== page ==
Open RAN News

NTIA Publishes Open RAN Security Report

National Telecommunications and Information Administration (NTIA) of the United States Department of Commerce published “Open RAN Security Report” outlining cybersecurity considerations associated with using Open Radio Access Networks (Open RAN) as an approach to developing network architecture. The report provides an in-depth analysis of the security implications associated with Open Radio Access Networks (Open RAN), comparing them to traditional RAN deployments. The report concludes that Open RAN does not significantly alter the overall security risk landscape in telecommunications. It finds that the majority of security threats are common to both Open RAN and traditional networks, with only a minimal percentage unique to Open RAN. However, effective mitigation strategies can ensure comparable security levels in both deployment types.

Key observations from the report include:

  • A slight increase in the network’s vulnerability (“attack surface”) with Open RAN compared to traditional RAN.
  • Similar risks related to cloud-based infrastructure usage in both Open RAN and traditional networks, as well as for other cloud-reliant technologies.
  • Issues concerning artificial intelligence, machine learning, and open-source software are not exclusive to Open RAN and can be managed.

Open RAN brings several security advantages, such as the ability for operators to independently test and verify security controls, more efficient addressing of security issues in cloud-enabled environments, and improved operational visibility through automation. The report also highlights non-security benefits like enhanced vendor competition, reduced vendor lock-in, potential cost and performance improvements, and optimized energy efficiency.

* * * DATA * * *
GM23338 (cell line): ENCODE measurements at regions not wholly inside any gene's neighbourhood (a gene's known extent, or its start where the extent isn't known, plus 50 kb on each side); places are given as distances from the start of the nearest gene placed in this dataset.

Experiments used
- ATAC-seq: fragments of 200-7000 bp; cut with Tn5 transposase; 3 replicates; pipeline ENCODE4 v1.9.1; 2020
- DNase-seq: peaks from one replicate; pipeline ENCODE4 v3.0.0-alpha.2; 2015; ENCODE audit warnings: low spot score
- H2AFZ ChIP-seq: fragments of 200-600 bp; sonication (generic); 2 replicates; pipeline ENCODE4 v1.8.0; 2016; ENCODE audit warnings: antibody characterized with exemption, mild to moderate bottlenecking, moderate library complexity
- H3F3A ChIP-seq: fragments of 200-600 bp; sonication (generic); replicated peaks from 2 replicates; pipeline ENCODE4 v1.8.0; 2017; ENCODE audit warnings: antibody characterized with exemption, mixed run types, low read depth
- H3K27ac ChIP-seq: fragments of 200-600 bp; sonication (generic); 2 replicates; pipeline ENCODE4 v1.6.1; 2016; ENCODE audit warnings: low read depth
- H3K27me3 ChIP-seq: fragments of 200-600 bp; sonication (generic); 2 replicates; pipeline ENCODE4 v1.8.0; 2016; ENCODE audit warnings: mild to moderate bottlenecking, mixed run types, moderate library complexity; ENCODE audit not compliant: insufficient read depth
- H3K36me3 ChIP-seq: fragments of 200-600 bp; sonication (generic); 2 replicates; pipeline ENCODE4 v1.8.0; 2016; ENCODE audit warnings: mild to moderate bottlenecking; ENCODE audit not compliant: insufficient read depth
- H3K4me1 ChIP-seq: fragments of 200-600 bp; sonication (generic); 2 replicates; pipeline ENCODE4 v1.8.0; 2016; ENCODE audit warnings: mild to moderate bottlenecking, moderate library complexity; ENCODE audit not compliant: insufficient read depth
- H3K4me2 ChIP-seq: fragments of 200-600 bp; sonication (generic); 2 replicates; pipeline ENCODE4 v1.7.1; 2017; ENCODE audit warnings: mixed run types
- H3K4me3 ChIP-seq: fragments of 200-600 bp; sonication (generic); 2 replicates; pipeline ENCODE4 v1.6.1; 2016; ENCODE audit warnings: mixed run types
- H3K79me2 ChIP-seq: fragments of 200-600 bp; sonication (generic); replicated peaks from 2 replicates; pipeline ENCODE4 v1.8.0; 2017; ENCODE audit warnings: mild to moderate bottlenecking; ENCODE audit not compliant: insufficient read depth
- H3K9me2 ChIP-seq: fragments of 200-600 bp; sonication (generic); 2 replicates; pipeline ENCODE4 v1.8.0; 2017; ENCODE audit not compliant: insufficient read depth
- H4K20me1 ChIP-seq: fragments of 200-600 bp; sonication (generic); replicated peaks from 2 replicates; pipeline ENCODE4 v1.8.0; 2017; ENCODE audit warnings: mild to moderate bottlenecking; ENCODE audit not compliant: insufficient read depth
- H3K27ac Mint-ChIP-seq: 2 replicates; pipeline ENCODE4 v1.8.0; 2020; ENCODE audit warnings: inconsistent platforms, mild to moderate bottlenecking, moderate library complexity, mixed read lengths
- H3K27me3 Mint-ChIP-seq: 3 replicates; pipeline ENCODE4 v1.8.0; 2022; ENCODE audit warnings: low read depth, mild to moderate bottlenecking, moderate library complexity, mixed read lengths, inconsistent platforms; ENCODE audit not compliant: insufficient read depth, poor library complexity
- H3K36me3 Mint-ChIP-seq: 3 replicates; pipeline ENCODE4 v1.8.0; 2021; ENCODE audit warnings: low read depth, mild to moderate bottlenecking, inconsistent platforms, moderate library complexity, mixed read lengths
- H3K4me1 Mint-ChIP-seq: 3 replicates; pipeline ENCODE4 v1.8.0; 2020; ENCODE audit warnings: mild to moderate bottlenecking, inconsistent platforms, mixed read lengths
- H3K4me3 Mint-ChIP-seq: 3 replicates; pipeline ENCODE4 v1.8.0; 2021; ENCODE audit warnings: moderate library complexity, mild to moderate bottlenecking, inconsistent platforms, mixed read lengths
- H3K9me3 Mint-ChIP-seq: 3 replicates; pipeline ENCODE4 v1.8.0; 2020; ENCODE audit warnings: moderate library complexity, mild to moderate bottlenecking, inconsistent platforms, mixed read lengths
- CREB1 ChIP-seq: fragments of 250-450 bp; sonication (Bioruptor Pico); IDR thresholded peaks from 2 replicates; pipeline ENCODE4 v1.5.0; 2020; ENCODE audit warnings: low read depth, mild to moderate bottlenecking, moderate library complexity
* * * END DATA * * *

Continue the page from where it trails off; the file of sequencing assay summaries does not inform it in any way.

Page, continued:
Nevertheless, Open RAN introduces new security considerations. The increased number of vendors in the supply chain could complicate coordination and necessitates that operators take responsibility for the reliability and trustworthiness of their supply chains. It is essential for Open RAN vendors, systems integrators, and operators to rigorously analyze and strengthen their technologies against vulnerabilities. The diversification in suppliers and technology components in RAN deployments may also challenge the management of all software used.

The report concludes by outlining various mitigation strategies for operators currently deploying or considering Open RAN. It emphasizes that the technical specification of Open RAN security requirements is an ongoing process. Operators should implement supplementary controls throughout the Open RAN lifecycle and adhere to widely recognized industry standards and best practices, including thorough security evaluations of equipment.

The full report is available here:

Avatar of Marin Ivezic
Marin Ivezic
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For over 30 years, Marin Ivezic has been protecting critical infrastructure and financial services against cyber, financial crime and regulatory risks posed by complex and emerging technologies.

He held multiple interim CISO and technology leadership roles in Global 2000 companies.

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